Beltracchi: The Art of Forgery
While movies and documentaries about noteworthy artists and sculptors can be stimulating, they are rarely, if ever more fulfilling than visits to a museum or in a private collection. Films that dramatize the struggles of women artists — Séraphine, Frida, Artemisia, Camille Claudel – tend to be significantly more interesting than biopics of male artists, struggling or otherwise. Movies in which models, clothed and unclothed, steal the spotlight from famous painters — La belle noiseuse, Renoir, Klimt, The Girl With the Pearl Earring, Surviving Picasso, Goya’s Ghosts – are better than those in which artists sit around a table at a Parisian bar sipping absinthe. Mr. Turner and Vincent & Theo succeeded, in part, because they demonstrate how difficult it is to capture the grandeur of nature on canvas and why so few artists are capable of doing so. In terms of sheer entertainment value, however, it’s difficult for biopics to beat stories in which forgers, phonies, thieves and conmen exploit great beauty for their own selfish purposes. Arne Birkenstock’s fascinating documentary, Beltracchi: The Art of Forgery, many not ask as many penetrating questions as Orson Welles’ F for Fake, but it does a nice job getting inside the head of artists of a more larcenous bent. Wolfgang Beltracchi is a German art forger and artist, who has admitted to producing hundreds of fake paintings from the works of about 50 prominent painters. Beltracchi, his wife, and two accomplices sold these as original works by such famous artists as Max Ernst, Heinrich Campendonk, Fernand Léger and Kees van Dongen. Beltracchi’s genius, if you will, involved selling the legitimacy of the forgeries to people whose job it is to protect well-heeled consumers, auction houses and gallery owners from crooks exactly like him. For the police to build their case, though, they not only had to separate the masterpieces from the fakes, but also get Beltracchi’s victims to admit that they were capable of being conned.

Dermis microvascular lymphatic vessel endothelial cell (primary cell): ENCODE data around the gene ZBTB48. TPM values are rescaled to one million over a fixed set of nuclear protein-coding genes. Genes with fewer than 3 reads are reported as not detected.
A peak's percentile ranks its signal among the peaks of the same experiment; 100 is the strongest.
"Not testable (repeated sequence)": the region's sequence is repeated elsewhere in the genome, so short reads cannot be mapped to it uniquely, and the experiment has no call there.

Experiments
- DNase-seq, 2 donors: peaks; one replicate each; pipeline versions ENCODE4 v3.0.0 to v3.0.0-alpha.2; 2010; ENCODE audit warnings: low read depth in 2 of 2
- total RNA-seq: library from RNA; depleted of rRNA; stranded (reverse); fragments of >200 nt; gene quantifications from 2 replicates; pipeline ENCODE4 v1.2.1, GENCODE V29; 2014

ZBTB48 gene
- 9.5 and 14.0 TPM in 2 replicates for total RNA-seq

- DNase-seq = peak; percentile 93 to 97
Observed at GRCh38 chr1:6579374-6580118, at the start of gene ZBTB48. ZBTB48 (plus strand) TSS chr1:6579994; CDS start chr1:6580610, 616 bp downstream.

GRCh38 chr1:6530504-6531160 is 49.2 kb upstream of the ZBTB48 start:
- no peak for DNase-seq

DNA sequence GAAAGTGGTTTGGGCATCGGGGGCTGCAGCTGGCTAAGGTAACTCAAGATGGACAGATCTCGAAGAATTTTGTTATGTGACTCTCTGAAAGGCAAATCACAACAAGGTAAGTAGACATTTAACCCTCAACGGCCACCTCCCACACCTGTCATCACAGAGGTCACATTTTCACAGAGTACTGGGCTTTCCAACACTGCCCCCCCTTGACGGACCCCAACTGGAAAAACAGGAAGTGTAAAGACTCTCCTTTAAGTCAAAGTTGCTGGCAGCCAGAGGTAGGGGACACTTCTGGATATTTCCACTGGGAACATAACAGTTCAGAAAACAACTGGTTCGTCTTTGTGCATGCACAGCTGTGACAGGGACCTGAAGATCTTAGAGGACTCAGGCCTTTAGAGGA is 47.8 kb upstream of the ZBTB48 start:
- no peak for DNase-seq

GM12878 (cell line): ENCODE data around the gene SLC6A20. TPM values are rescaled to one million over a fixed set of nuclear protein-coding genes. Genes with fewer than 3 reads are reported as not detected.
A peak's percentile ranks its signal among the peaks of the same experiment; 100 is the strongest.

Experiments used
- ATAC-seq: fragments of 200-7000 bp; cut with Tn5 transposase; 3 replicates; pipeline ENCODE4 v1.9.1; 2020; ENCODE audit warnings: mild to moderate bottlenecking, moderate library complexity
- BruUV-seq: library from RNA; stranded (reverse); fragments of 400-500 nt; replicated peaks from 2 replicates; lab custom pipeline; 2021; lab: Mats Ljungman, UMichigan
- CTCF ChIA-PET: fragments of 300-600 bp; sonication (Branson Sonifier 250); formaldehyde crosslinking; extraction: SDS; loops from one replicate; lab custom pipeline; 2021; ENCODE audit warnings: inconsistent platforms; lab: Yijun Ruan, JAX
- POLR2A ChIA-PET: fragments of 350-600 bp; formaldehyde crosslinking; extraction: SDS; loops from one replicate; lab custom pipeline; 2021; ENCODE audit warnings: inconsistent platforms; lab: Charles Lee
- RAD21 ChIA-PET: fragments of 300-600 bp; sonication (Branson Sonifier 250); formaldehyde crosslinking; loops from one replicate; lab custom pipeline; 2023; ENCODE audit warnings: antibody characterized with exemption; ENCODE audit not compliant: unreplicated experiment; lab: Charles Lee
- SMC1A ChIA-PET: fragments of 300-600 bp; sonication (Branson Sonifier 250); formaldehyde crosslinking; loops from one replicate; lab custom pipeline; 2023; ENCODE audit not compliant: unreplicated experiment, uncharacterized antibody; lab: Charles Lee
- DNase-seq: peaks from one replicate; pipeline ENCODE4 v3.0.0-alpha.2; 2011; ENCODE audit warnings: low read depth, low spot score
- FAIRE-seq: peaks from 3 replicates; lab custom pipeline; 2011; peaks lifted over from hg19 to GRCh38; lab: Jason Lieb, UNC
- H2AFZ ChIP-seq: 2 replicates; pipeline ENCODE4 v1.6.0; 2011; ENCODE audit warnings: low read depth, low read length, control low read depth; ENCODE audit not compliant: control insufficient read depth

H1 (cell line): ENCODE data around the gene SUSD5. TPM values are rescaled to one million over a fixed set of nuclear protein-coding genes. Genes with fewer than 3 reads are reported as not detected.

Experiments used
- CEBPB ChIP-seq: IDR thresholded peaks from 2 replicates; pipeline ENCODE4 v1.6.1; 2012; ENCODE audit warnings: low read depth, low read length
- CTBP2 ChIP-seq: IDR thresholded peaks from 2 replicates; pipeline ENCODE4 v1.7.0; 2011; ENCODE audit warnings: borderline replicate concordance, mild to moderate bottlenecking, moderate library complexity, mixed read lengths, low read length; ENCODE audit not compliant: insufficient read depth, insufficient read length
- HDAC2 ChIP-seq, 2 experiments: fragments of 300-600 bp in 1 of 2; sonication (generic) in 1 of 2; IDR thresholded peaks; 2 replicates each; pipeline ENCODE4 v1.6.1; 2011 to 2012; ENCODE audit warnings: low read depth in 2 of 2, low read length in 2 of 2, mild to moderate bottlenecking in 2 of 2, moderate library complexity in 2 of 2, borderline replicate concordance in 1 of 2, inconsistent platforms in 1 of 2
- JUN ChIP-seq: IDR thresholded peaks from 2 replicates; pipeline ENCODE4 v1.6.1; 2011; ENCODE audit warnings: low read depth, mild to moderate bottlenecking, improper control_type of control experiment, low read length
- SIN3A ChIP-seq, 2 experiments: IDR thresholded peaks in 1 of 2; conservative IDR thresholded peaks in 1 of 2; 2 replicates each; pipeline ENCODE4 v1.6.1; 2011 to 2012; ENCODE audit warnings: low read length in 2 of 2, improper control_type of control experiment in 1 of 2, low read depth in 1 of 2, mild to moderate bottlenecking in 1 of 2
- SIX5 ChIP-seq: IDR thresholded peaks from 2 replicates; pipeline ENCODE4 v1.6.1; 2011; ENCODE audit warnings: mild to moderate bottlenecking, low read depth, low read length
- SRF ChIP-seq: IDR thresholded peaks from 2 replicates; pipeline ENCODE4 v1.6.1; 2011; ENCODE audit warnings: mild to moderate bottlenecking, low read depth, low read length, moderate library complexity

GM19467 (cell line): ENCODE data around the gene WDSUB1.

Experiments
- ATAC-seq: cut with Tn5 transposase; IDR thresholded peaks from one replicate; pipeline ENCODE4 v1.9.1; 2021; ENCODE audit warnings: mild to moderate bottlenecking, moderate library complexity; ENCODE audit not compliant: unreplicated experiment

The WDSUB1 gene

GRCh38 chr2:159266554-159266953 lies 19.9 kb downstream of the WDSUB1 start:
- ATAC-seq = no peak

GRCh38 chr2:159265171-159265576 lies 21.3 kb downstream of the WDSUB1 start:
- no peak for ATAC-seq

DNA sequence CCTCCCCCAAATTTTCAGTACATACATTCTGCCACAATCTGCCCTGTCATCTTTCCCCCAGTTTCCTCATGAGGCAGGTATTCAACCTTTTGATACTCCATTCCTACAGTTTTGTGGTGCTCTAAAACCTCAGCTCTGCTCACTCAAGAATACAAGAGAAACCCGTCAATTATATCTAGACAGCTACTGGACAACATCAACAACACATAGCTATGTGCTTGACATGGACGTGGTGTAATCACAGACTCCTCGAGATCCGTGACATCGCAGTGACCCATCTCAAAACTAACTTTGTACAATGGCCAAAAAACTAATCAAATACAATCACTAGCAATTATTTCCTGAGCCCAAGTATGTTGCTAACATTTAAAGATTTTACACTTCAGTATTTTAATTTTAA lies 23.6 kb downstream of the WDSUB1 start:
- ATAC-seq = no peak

If there were a mold, from which forgers and thieves were cut, it probably wouldn’t fit Beltracchi. If anything, he resembles a former hippie who struck it rich somewhere along the way and sees no reason to cut his hair or throw away the jeans he wore to Woodstock. He’s personable, funny and forthcoming, even as he is being interviewed within the lax confines of a minimum-security prison in Germany. Before their release, Beltracchi and his wife, Helene, even were allowed to take commissions and work together in their home studio during the day, before having to return to their respective cells at night. His six-year sentence, which began in 2011, ended last January with a promise to paint only in his own name and move from Germany to France. There’s no indication in the documentary that Beltracchi suffers from remorse, guilt feelings or poverty. He was charged and found guilty of forgery and corruption related only to 14 works of art, which sold for a combined $45 million. One of the ways he escaped detection for as long as he did was forging paintings by well-regarded, albeit lesser-known artists, and confusing their provenance through dummy galleries and auction houses. In an overheated marketplace ruled by blind greed, it wasn’t difficult to create and maintain a business creating paintings that few outside the cognoscenti would recognize, let alone sniff out as forgeries. A great Hollywood ending might have come if Beltracchi and his merry band of con artists had sold a piece of art to an investor whose collection was subsequently stolen by thieves whose fence recognized the works as phonies. A similar scenario played out in Patricia Highsmith’s “Ripley Under Ground,” in which Tom Ripley is confronted by a collector, who correctly suspects that the paintings sold to him are forgeries. He probably should have left well enough alone.